What the Hive Ransomware Case Says About RaaS and Cryptocurrency

Earlier this year, law enforcement officials disrupted the operations of the Hive cybercriminal group, which profited off a ransomware-as-a-service (RaaS) business model. Hive is commonly thought to be affiliated with the Conti ransomware group, which is associated with a list of other groups including Royal, Black Basta, and Quantum. RaaS affiliates and their victims are all over the globe and they use myriad tactics and techniques. The Hive case tells us a lot about RaaS trends, how it relates to cryptocurrency, and how to defend against similar groups.

Hive, like other RaaS providers, wrote a ransomware encryptor, created a Dark Web domain, advertised its services to affiliates and forums, and then allowed users to purchase a license for its services to configure a ransomware payload and receive extortion funds. Generally, RaaS providers take a cut; it’s typically a 75/25, 80/20, or 85/15 split (Hive was 80/20).

How Cryptocurrency Supports RaaS

Due to the borderless and almost instant nature of cryptocurrency, Hive, and every other ransomware group, still uses cryptocurrency. It’s an anonymous system of transferring and instantly sending funds around the globe; no conversions or bank approvals are needed.

Whether it’s priced high or low, cryptocurrency is the best and most effective avenue for ransomware operators to extract funds from victims. The price of cryptocurrency follows the path of Bitcoin (BTC). If BTC goes up, most others go up as well and, inversely, if the price goes down, everything else follows. When attackers breach a victim and demand a ransom, they alter the amount of cryptocurrency they ask for based on the current price of the token used. For instance, if a ransomware group wants to ransom a business for $50,000, they will convert that into the current token price and ask for that much.

While most cryptocurrency is traceable, many ransomware groups operate from countries whose governments will turn a blind eye to their wrongdoings as long as they prey on victims elsewhere. For example, many ransomware operators from Eastern Europe and Russia put logic in their malware’s code to geolocate a victim’s machine. The malware will terminate if it’s in a country that is part of the Commonwealth of Independent States (CIS). This allows ransomware operators in these countries to deploy ransomware without worrying about being arrested.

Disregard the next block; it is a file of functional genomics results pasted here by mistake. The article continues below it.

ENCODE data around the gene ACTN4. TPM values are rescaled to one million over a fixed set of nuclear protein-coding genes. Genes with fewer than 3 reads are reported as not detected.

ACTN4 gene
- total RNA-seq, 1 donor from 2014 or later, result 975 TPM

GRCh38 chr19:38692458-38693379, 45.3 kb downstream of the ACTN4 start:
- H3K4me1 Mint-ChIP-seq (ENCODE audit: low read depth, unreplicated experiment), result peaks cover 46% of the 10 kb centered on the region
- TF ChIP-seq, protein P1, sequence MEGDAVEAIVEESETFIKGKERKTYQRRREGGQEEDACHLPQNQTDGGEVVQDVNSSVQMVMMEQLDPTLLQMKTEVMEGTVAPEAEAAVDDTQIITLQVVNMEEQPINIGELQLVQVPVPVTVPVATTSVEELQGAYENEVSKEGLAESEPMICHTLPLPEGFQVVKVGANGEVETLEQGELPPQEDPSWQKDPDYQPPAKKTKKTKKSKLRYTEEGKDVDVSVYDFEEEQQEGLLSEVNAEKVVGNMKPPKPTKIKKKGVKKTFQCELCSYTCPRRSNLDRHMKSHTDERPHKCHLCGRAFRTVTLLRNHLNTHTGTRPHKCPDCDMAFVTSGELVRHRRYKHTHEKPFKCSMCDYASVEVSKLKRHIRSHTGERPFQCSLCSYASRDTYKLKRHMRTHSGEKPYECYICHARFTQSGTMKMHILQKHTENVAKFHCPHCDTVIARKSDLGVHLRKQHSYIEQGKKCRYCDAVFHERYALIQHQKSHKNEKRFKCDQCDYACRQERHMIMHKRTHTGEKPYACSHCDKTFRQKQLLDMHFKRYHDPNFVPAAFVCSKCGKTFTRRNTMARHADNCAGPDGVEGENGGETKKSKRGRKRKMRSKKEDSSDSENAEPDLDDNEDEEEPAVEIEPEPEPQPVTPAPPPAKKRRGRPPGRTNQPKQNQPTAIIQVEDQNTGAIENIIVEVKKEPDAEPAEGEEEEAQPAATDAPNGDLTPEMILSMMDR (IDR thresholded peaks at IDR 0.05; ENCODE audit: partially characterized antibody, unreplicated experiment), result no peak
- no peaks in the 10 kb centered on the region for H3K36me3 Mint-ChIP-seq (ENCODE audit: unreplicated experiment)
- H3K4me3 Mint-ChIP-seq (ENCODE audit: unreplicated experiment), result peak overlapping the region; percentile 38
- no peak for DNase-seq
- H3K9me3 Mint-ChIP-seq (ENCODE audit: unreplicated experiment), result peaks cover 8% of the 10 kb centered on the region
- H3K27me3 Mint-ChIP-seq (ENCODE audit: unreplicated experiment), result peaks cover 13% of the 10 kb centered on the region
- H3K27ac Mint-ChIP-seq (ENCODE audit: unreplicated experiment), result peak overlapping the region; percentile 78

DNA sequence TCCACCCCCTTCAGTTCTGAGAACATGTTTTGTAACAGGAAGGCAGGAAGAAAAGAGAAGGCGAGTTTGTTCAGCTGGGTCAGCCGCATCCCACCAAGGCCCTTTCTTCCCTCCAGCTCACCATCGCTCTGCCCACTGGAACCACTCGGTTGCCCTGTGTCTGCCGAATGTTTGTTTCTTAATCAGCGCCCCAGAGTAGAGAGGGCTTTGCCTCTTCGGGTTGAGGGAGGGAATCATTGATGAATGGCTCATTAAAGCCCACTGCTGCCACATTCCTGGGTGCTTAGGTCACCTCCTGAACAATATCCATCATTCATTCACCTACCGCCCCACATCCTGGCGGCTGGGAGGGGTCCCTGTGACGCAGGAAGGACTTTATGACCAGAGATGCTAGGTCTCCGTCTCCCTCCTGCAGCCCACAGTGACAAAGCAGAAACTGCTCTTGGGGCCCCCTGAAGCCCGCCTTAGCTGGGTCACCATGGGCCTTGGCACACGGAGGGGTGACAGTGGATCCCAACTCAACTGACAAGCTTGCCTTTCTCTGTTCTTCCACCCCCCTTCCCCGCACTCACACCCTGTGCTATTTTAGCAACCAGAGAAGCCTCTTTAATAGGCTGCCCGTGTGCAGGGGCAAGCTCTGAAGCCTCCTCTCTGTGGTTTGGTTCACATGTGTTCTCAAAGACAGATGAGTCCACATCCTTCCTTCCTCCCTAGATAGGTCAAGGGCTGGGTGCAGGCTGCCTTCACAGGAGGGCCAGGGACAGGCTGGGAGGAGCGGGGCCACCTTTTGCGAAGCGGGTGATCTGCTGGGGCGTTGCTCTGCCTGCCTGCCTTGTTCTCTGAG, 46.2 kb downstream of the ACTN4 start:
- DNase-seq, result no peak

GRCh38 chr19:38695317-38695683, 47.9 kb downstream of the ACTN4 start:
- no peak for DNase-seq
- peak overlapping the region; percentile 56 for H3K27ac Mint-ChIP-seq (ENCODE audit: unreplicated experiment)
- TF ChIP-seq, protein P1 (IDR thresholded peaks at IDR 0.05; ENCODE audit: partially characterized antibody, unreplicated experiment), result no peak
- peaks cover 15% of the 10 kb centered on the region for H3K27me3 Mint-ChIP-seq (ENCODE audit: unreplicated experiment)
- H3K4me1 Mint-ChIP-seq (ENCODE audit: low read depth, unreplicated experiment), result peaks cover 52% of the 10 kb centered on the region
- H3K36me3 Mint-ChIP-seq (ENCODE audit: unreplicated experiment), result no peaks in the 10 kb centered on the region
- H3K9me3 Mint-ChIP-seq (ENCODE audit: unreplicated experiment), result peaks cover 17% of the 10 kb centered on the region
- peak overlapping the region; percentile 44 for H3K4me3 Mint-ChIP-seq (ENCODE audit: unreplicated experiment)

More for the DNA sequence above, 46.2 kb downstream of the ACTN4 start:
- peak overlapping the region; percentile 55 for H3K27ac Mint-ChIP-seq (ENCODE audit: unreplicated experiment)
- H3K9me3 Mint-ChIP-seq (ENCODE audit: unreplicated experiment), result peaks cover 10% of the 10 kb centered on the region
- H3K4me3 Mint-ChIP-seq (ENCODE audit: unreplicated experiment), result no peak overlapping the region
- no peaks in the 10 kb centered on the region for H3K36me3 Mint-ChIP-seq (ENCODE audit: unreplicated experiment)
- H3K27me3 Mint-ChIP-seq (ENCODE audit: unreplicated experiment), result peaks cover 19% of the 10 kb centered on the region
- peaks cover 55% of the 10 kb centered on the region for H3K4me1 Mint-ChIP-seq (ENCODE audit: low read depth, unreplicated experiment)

Governments Are Stepping Up

The Hive case is unique in that a global, joint operation of federal authorities from several countries worked together to take down the infrastructure of a ransomware group. This was primarily possible because the Hive group’s server infrastructure was partially in the United States.

The operation — and other recent takedowns of ransomware groups like REvil and DarkSide — demonstrates how governments are becoming more offensive in stopping threat actors. Law enforcement and cybersecurity agencies have realized that a purely defensive strategy isn’t the best approach to tackling this issue.

Varying Tactics Complicate Security Challenges

Methodologies used in these attacks vary as different affiliates have different tactics, even within the same ransomware group. As every RaaS group has multiple tactics and techniques they can implement in various ways, it complicates the challenge security teams face in defending against them.

For security professionals, a good defensive posture should be holistic and include defense-in-depth mechanisms. For example, Hive affiliates have been known to breach organizations using Remote Desktop Protocol (RDP) without multifactor authentication (MFA), stolen credentials, phishing campaigns, and software vulnerabilities. There isn’t a single solution to effectively tackle these issues; you’d need multiple solutions working synergistically to throw off attacks. Necessities include a policy to ensure MFA is on any authentication to your network (ideally a zero-trust network), multifactor license(s) if you don’t have them, email security and phishing training, and a patch management system with comprehensive asset management behind it.

Checks and Balances

CL0P, another group, is known to breach software supply chain companies and then breach other companies that use them — deploying ransomware or exfiltrating data. Your defensive posture should be comprehensive and have a series of checks and balances to protect yourself from this kind of attack. If one solution fails, ideally, you’d want another to catch the misses or false positives. If I had to pick an essential key for companies to follow, it would be to tackle email security and phishing with training. Almost all threat actors disseminate malware through phishing emails and targeting — in fact, this is where most breaches start, according to Verizon’s “2023 Data Breach Investigations Report.”

Implementing a holistic security posture and employing defense-in-depth measures is the best approach to combatting RaaS groups, given their varied methods of attacks. Since most companies don’t have the resources to throw money at solutions, a good starting place is tackling phishing and email security solutions.

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